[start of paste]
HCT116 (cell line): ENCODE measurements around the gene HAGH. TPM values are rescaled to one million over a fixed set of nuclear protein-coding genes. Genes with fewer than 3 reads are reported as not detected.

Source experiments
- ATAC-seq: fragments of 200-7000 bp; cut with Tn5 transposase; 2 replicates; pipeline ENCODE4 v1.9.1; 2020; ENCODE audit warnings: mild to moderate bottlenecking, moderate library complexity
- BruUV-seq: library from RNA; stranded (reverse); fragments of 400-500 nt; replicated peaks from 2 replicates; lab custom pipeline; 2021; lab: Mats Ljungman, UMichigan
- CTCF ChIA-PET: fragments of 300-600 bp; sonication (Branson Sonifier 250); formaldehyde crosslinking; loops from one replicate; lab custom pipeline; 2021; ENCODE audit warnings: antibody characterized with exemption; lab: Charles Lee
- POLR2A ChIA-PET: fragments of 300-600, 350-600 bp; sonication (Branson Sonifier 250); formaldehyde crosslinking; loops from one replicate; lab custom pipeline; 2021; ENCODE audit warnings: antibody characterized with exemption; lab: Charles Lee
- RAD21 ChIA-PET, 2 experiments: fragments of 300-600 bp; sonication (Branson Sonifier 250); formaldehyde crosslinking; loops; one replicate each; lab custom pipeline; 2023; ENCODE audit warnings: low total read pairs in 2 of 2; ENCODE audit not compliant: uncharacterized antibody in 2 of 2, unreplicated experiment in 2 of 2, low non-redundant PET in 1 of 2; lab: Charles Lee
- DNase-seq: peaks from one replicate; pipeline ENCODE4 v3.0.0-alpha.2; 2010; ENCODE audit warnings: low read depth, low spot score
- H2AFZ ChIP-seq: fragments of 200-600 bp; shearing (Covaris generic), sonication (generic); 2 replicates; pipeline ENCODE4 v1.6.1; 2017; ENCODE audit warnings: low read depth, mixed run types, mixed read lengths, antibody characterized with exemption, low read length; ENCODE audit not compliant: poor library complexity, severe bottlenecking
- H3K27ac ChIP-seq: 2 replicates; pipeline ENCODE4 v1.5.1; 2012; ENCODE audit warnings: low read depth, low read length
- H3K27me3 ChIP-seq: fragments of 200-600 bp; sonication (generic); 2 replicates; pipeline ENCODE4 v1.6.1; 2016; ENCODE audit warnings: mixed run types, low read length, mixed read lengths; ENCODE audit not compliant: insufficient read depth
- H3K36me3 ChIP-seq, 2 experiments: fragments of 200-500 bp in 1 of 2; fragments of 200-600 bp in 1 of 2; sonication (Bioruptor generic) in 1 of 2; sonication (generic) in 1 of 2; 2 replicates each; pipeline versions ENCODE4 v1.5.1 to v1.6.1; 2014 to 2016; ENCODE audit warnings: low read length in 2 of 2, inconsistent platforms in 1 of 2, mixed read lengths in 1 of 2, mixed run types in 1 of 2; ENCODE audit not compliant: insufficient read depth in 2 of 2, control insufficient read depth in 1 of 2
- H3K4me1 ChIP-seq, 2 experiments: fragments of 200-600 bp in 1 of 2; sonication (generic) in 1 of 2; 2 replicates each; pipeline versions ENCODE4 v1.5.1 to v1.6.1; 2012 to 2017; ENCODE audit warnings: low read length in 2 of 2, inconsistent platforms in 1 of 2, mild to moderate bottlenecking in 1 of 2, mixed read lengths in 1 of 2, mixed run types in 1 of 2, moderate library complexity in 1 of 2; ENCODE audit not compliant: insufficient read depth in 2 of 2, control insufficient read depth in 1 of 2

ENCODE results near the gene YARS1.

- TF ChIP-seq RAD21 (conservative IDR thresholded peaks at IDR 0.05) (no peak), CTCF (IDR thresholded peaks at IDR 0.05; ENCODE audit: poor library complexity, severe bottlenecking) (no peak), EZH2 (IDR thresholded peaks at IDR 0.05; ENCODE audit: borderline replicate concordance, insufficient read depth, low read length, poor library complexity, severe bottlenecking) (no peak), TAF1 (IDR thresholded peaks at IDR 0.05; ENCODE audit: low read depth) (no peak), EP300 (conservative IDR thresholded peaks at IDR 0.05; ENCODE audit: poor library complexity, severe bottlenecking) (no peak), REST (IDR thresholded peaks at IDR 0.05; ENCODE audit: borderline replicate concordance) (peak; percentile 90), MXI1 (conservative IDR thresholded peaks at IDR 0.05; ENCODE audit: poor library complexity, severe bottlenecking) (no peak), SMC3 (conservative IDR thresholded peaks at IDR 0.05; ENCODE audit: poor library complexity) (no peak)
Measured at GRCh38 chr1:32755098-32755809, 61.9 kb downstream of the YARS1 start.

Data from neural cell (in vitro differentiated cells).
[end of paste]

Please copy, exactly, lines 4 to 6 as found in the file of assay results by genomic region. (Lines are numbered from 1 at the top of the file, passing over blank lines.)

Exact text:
- BruUV-seq: library from RNA; stranded (reverse); fragments of 400-500 nt; replicated peaks from 2 replicates; lab custom pipeline; 2021; lab: Mats Ljungman, UMichigan
- CTCF ChIA-PET: fragments of 300-600 bp; sonication (Branson Sonifier 250); formaldehyde crosslinking; loops from one replicate; lab custom pipeline; 2021; ENCODE audit warnings: antibody characterized with exemption; lab: Charles Lee
- POLR2A ChIA-PET: fragments of 300-600, 350-600 bp; sonication (Branson Sonifier 250); formaldehyde crosslinking; loops from one replicate; lab custom pipeline; 2021; ENCODE audit warnings: antibody characterized with exemption; lab: Charles Lee